4. 2014 All-Ireland semi-final replay

Kerry 3-16

Mayo 3-13

The novelty of a first All-Ireland semi-final outside Croke Park, unavailable because of an American Football game, for 31 years created quite an occasion and atmosphere in Limerick’s Gaelic Grounds which the game itself more than lived up to with Kerry pressing on to win in extra-time.

Mayo led by 2-3 to 0-2 early on thanks to two Cillian O’Connor goals but, inspired by Kieran Donaghy who had turned the drawn game with his intervention six days earlier, Kerry recovered and were 2-8 to 2-6 ahead by the 50th minute.

The game was underpinned by a magnificent duel between James O’Donoghue and Keith Higgins. O’Donoghue scored 2-6 but Higgins still won so many one-to-one battles.

A collision between Aidan O’Shea and O’Connor, forcing both off with facial injuries, badly affected Mayo’s rhythm.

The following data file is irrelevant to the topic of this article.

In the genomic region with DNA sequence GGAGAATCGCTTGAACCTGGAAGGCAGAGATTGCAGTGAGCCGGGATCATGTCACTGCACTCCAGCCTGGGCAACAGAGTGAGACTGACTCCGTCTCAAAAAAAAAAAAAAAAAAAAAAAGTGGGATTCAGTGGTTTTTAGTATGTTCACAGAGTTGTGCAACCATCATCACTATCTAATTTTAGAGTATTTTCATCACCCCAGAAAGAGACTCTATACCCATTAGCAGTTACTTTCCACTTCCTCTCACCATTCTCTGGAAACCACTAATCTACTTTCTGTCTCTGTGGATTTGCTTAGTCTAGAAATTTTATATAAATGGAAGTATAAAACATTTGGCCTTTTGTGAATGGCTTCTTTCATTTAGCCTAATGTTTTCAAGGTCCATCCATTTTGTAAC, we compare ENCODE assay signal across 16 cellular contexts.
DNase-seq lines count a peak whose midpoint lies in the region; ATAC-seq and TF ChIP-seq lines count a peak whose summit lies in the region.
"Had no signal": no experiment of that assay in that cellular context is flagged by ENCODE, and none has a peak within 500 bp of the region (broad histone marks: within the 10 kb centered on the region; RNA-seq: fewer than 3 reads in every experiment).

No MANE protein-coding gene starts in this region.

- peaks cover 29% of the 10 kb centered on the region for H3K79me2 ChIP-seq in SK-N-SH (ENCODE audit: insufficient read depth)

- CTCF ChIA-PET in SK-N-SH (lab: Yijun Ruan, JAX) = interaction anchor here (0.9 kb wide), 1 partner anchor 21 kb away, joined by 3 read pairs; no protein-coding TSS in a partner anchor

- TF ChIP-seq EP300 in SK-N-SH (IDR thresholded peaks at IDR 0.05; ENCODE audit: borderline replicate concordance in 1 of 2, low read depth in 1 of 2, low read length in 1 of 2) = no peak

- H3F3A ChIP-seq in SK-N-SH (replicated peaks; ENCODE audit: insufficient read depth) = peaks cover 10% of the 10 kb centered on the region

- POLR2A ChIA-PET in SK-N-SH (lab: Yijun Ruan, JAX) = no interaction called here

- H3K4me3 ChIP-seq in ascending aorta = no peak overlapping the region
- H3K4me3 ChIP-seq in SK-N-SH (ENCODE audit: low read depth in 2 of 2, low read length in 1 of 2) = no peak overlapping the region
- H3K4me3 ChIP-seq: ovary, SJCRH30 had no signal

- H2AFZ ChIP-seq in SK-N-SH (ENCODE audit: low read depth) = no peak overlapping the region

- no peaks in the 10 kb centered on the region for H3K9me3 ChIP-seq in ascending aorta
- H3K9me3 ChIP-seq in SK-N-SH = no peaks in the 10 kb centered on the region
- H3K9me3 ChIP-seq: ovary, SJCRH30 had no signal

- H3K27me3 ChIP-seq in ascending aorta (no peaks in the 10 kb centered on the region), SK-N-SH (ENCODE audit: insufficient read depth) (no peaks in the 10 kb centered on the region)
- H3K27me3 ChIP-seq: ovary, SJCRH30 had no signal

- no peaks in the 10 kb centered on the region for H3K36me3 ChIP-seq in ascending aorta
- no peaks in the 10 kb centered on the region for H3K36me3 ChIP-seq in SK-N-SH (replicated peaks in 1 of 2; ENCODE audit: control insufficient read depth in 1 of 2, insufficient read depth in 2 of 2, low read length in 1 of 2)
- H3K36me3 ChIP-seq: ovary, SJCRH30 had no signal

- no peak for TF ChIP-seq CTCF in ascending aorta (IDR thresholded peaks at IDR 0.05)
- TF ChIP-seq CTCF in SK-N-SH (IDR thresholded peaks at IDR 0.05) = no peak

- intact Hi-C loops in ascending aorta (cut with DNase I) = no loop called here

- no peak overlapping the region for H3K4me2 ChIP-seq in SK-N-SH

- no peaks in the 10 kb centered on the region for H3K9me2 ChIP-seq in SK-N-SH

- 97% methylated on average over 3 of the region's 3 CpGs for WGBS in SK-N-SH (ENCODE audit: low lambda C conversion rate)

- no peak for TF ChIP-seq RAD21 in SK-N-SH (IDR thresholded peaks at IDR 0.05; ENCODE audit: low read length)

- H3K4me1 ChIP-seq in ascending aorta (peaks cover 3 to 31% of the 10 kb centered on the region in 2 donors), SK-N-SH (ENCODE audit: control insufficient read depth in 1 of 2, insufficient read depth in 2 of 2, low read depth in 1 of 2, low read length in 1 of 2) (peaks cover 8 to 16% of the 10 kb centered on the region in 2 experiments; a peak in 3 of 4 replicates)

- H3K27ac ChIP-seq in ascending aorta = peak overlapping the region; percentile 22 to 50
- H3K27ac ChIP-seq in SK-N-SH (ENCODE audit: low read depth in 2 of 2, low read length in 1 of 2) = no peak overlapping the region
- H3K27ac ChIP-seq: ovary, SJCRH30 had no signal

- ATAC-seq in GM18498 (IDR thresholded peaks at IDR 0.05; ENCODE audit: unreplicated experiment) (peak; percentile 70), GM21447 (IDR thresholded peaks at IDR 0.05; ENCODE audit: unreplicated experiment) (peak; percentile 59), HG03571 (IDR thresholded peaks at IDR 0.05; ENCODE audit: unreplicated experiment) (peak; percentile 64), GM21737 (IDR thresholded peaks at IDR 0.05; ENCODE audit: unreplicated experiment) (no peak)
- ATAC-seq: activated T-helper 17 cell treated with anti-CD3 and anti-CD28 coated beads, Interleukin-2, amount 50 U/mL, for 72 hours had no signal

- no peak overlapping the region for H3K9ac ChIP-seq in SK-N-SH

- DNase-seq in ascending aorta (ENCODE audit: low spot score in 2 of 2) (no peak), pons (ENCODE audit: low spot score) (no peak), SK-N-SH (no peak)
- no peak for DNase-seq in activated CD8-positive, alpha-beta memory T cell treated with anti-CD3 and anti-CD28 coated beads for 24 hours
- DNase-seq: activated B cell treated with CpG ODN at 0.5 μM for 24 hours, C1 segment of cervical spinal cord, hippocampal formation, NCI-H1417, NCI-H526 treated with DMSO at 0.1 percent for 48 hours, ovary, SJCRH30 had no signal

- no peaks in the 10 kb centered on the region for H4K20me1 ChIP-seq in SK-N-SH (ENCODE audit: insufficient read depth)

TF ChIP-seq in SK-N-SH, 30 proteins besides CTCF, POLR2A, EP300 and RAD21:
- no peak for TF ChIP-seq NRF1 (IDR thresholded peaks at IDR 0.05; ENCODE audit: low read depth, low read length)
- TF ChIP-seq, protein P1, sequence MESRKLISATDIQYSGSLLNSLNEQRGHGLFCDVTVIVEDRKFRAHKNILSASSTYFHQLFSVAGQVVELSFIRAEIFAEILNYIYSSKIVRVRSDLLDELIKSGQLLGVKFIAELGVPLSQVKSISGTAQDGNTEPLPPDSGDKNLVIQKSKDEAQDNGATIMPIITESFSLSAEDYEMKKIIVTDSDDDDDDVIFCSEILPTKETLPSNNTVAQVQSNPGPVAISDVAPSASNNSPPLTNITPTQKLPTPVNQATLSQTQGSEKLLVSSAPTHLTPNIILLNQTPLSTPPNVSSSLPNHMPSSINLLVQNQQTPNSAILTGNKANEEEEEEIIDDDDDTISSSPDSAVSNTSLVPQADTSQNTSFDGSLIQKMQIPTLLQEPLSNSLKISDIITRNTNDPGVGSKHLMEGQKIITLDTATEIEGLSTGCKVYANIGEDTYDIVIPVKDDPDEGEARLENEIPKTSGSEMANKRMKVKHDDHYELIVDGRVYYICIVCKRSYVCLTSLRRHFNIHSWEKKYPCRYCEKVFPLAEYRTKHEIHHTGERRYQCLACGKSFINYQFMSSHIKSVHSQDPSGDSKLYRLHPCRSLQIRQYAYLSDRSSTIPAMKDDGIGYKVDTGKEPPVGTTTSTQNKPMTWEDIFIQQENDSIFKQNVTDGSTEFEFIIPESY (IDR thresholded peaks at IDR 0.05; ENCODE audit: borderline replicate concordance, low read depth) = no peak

5. 2019 All-Ireland final

Dublin 1-16

Kerry 1-16

The hand of history pressed heavily on Dublin but it didn’t break them, instead stifling Kerry sufficiently in the last 12 minutes to prevent them from maximising their numerical advantage after Jonny Cooper’s red card for a third foul on David Clifford.

What made this game so compelling was that sense to everyone present that so much was at stake and even Dublin, so composed in these moments, felt weighted by it.

In the end, an extraordinary rearguard action, as Kerry were not only kept scoreless for that last 12 minutes but prevented from mounting a meaningful attack, was as satisfying to Dublin as an attacking tour de force they have produced.

OFF: David Gough gives Jonny Cooper his marching order in the drawn football decider. Photo: Piaras Ó Mídheach/Sportsfile

6. 2012 All-Ireland semi-final

Mayo 0-19

Dublin 0-16

One of the few classics of the decade that Mayo won and one of only three championship games that Dublin lost.